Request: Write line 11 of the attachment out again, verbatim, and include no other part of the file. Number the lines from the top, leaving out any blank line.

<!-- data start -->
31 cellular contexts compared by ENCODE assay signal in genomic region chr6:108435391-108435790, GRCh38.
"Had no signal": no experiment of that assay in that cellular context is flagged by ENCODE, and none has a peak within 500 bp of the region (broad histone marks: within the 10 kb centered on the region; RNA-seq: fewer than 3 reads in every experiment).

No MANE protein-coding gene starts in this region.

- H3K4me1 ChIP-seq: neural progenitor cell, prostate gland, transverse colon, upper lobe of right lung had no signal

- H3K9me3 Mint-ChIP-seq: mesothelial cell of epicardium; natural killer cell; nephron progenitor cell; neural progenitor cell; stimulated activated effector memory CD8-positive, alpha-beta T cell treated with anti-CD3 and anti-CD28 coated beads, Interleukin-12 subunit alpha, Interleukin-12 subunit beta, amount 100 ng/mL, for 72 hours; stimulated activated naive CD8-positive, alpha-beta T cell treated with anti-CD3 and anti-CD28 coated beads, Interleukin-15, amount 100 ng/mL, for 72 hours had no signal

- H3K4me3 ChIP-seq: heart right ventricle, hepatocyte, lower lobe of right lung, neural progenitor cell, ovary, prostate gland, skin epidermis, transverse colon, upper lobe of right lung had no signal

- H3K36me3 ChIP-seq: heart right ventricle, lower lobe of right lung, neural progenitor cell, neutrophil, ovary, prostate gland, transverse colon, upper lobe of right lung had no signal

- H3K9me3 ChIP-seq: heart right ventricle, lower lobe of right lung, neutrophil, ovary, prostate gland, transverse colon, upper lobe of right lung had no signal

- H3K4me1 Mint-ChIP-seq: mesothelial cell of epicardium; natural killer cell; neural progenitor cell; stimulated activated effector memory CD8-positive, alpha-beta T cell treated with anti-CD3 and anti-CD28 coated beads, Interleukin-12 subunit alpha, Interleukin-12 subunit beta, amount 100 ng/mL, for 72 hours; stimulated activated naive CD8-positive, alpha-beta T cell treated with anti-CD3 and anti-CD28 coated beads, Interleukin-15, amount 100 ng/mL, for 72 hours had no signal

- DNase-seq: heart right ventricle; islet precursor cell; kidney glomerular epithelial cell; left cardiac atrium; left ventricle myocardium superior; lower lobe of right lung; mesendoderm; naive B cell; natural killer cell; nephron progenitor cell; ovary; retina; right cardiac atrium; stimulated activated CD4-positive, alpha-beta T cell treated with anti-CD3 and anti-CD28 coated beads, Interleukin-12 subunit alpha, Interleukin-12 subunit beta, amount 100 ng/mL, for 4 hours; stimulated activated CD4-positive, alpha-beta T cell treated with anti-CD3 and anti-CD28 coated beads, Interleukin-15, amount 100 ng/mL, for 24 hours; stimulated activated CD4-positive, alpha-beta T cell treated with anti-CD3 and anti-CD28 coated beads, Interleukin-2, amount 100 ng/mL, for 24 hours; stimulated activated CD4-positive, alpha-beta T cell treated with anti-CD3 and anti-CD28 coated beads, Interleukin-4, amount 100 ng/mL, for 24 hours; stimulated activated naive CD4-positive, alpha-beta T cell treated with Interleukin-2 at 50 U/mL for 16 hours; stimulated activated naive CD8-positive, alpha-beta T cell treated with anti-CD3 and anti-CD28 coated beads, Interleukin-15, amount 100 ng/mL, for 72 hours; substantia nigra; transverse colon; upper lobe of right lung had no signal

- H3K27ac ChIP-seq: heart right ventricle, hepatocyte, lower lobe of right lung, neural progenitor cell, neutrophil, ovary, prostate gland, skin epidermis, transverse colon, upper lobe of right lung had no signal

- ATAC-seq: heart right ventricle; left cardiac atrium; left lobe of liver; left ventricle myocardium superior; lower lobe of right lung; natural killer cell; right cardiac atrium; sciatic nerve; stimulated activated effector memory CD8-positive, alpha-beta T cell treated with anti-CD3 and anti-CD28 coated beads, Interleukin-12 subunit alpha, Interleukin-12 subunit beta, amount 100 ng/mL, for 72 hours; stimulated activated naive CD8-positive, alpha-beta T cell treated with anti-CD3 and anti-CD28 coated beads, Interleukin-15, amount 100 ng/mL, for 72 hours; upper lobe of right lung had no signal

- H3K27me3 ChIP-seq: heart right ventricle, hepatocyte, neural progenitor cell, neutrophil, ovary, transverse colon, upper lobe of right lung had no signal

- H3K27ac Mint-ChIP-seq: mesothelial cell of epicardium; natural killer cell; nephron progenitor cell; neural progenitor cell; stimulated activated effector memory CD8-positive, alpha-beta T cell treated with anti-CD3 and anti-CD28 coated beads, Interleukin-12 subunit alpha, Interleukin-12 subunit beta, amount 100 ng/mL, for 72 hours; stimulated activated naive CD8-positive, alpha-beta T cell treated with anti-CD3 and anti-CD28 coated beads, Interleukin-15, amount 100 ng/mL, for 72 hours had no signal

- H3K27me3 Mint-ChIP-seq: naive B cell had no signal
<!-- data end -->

- H3K27ac ChIP-seq: heart right ventricle, hepatocyte, lower lobe of right lung, neural progenitor cell, neutrophil, ovary, prostate gland, skin epidermis, transverse colon, upper lobe of right lung had no signal